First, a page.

WHEN my daughter was a pre-teen, she would often use the metaphor of a wall to describe her life: “There’s a wall in front of me, Mummy. A thick, dark wall that keeps me trapped. It never goes away.”
Heartbroken, I would take up her metaphor and try to rework it: “Can we shatter the wall with dynamite? No? OK, can we climb over it? I’ll help you look for footholds! It’s too high? Well, what if we don’t face the wall any more? What if we just turn around and walk away?”
Each time I engaged in this wordplay, she would look at me with a shattering combination of weariness, contempt, and pity: “You know I can’t, Mummy. It’s too hard.”
My daughter is 19 now, and the wall looks different, but remains. It has many names, many impenetrable layers. I used to obsess over them, believing that the right combination of labels would lead to healing. Sensory integration disorder. Oppositional defiance. High-functioning Asperger’s. Clinical depression. Generalized anxiety. Social anxiety. Obsessive compulsive disorder. Body dysmorphia. Anorexia. Self-harm. Suicidal ideation.
I HAVE lived in fix-it mode for many years. My husband and I have read the books, researched the medications, and visited the doctors. We’ve held our daughter tight when her lonely days at school wear her out. We’ve coaxed protein smoothies down her throat when she refuses to eat. We’ve bandaged her arms when she’s cut them to manage her distress. We’ve watched helplessly as OCD rituals swallow whole months of her life. We’ve practically lived in waiting rooms.
My fix-it mode has spiritual corollaries, too. I pray for God to help my daughter. I look for church environments and events where she’ll feel loved and safe. I scour the Bible, hoping to find a verse, prayer, or story that might inspire her to keep fighting. I tell her again and again that God cherishes her.
I do these things on my good days. On my not-so-good days, I refuse to beg for healing one more time. I wonder if the whole religion is a sham. I resent that the Gospel stories so often end in miracle or abundance. What about the times when the sick stayed sick, the hungry stayed hungry, or the dead stayed dead? When Jesus tried and tried and finally had to admit defeat?
I have watched my daughter battle things that I can’t see. Numbers, patterns, noises; the whole world revved up, too saturated to tolerate. A nightmare, a spooky fun-house world, a circus gone awry with a clown who never takes off his distorted make-up. I have cried out for a saviour who is equal to this reality, because no smaller god will suffice.
On my worst days — or on my daughter’s — I have thrown the words of scripture right back in God’s face. The peace that passes understanding? Abundant life? An easy yoke and a light burden? “Daughter, your faith has made you well — go in peace”? Are you kidding me?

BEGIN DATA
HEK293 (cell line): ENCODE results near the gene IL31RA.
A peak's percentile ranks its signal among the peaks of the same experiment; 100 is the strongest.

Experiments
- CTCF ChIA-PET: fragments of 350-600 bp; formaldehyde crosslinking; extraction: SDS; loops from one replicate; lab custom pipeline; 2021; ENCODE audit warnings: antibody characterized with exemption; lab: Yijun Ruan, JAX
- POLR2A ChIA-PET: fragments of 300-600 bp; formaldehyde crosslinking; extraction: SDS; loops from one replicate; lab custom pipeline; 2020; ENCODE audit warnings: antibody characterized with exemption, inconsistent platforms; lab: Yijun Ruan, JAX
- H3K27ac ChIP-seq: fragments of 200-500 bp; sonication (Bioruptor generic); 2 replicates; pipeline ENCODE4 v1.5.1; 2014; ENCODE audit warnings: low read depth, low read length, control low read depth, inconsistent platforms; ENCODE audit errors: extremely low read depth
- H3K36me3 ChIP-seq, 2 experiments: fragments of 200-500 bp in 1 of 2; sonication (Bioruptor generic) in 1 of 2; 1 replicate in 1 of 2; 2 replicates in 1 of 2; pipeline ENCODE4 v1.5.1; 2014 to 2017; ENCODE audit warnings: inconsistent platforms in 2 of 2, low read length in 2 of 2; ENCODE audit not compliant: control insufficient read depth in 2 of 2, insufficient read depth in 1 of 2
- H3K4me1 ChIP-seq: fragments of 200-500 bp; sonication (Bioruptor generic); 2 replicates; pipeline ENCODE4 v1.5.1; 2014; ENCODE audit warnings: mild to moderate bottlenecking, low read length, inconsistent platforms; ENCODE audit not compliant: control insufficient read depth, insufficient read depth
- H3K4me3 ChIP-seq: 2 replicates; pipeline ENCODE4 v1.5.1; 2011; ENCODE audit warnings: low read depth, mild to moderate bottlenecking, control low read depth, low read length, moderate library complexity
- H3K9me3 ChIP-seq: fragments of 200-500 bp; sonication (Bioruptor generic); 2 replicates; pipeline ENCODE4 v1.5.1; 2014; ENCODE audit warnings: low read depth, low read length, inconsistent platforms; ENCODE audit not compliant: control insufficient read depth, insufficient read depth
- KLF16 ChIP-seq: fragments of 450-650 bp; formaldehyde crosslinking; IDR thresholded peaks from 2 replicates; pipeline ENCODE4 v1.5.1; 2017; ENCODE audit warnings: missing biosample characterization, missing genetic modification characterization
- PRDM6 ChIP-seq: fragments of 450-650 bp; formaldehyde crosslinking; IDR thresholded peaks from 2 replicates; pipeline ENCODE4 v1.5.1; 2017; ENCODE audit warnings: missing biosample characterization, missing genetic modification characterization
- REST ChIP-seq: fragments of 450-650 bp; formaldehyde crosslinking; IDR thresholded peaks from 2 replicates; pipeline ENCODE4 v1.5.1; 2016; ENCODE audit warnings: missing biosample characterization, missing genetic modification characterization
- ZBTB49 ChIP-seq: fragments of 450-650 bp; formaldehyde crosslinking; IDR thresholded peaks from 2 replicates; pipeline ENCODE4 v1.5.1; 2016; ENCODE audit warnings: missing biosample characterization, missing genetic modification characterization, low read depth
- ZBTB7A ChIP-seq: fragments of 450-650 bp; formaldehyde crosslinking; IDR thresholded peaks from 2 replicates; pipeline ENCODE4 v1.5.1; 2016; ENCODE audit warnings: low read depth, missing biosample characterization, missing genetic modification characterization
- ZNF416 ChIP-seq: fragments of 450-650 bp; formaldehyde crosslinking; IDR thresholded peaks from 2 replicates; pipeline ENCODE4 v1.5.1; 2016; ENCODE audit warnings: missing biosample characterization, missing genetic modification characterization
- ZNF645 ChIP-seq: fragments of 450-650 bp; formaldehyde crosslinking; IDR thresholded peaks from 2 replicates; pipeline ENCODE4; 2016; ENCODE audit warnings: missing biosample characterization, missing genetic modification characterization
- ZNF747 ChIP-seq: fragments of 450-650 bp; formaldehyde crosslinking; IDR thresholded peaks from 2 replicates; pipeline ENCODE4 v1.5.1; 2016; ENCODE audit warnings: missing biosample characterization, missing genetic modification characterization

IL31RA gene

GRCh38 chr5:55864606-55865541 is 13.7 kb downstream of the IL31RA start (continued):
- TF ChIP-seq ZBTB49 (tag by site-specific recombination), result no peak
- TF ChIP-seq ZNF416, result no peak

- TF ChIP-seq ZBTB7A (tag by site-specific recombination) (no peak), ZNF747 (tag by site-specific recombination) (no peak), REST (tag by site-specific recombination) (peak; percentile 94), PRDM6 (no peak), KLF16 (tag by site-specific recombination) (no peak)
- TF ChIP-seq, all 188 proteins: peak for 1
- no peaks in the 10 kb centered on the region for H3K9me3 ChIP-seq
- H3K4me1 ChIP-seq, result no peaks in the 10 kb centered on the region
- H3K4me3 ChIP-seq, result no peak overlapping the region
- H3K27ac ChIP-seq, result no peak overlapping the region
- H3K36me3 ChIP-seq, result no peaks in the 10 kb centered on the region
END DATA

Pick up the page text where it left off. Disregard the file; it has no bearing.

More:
I’ve inherited a Christian vocabulary that is rich and beautiful — but also impoverished when it comes to deep psychological anguish. The words I’ve been taught to trust are almost exclusively redemptive: God is light, peace, joy, victory. The stories I’ve inherited have happy endings: the deliverance plot, the healing plot, the uplift plot, the resurrection plot. The main actor in these stories (God) is said to play fair, never giving anyone more than they can handle.
My daughter’s struggles have forced me to strip away the false magic and mythology connected to my faith. Can I tolerate a God who might not alleviate my child’s suffering in this lifetime? Can I put away for ever the cruel belief that God “gives” us suffering in order to build our character? My daughter’s limitations block her from accessing the affective benefits of religion: a sense of belonging, inner peace, the joys of worship, deliverance from existential despair. Is Christianity even worth it for someone like her? If we set aside the emotional and social perks of trusting in Jesus, is there anything left worth salvaging?
My daughter doesn’t currently attend church or call herself a Christian. She respects my spiritual journey, and occasionally asks me about it, but she doesn’t believe that it has anything meaningful to offer her. I understand. I wish it were otherwise with all my heart, but I understand. She prayed for many years. She attended Sunday school and memorised Bible verses and sang the same songs I sing. She hoped and hoped. No one can say that she didn’t try.
THESE days, I don’t try to blow up my daughter’s wall, or persuade her to climb over it, or leave it behind. She’s technically an adult now, and my part in her life is shifting. So now I simply sit next to the wall. I face it and endure it. I live each day in its shadow, hoping that my daughter will decide to keep living, too, even in that chilly darkness — and hoping that my presence at the wall shows her something of God’s steady presence in its shadow, too.
When I scour the Bible now, I skip over the miracle stories. I read instead about the wilderness, and I imagine how slowly time moves in that parched, barren land. I read about Jesus at Gethsemane, deserted and afraid. I read about manna — mysterious sustenance for one day at a time. And I read about the lost lamb that the shepherd follows into the treacherous night; the little one who can’t help but wander. The exhausted, endangered one who needs so badly to come home, but just can’t find her way.
Copyright ©2018 by the Christian Century. This article is reprinted by permission from the 1 August 2018 issue of the Christian Century.
Debie Thomas is a writer in California. She blogs at Journey with Jesus.